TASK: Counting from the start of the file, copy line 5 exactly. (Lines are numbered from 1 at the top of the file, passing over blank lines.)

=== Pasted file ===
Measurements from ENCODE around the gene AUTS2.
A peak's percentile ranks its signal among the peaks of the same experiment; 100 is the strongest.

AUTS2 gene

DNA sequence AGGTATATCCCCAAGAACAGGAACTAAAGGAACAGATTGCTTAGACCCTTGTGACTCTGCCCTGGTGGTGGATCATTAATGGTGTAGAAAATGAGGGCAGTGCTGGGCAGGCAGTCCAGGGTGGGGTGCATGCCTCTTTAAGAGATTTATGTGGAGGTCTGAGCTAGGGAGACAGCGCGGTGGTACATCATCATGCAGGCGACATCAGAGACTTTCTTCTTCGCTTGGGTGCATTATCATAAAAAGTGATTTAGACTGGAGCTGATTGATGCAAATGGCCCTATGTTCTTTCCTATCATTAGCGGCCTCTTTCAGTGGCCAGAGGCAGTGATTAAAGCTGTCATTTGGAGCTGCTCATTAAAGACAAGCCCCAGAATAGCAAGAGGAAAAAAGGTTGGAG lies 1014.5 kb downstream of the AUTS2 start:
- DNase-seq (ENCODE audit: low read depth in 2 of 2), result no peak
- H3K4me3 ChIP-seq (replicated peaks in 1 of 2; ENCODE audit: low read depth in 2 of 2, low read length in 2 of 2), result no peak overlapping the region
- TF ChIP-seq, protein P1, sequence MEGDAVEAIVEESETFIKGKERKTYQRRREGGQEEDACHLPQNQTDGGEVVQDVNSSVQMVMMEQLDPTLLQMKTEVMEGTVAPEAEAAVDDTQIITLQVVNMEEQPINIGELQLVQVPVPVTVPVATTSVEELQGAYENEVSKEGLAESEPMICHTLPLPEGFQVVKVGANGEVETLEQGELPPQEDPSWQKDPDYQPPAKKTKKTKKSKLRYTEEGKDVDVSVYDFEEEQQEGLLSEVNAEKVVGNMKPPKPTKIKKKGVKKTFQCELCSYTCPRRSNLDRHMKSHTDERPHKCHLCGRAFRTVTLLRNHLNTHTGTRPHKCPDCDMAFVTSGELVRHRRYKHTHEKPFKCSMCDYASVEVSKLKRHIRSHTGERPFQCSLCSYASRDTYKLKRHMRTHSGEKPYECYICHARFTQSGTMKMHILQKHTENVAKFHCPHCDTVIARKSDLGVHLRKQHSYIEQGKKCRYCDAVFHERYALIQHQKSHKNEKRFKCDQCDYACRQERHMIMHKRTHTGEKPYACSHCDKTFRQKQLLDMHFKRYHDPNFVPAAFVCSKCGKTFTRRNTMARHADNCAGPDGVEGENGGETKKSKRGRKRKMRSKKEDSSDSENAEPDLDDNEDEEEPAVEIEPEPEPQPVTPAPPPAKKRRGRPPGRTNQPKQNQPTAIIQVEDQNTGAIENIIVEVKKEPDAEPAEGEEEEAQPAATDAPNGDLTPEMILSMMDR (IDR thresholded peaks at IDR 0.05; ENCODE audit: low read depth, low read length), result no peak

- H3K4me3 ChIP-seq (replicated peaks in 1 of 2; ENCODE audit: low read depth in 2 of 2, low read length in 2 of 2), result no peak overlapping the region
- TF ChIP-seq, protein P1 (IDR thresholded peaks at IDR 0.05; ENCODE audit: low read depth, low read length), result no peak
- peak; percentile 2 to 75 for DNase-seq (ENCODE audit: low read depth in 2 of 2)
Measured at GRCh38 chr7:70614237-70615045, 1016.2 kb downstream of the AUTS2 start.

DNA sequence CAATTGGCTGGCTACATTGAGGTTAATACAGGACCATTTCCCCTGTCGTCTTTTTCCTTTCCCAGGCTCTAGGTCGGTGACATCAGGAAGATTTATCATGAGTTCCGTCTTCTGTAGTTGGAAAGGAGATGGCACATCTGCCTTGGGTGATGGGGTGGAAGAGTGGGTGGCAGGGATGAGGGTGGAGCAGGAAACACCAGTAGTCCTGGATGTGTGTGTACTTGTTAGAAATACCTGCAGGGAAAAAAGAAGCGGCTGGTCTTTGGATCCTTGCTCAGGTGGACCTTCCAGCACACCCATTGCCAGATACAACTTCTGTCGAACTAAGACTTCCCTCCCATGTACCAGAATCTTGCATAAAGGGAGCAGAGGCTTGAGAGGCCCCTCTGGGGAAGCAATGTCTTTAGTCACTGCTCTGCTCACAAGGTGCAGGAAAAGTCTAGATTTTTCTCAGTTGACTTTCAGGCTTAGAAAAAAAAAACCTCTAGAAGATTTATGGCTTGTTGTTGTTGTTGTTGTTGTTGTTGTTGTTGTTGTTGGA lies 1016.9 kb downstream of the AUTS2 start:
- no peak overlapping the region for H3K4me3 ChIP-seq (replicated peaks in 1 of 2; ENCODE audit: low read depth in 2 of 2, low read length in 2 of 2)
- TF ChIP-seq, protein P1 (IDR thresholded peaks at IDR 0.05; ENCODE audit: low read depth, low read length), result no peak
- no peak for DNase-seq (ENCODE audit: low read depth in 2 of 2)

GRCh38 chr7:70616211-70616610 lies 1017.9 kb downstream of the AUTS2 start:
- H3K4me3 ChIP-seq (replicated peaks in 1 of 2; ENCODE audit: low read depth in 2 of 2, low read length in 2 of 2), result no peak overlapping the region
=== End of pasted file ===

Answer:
- DNase-seq (ENCODE audit: low read depth in 2 of 2), result no peak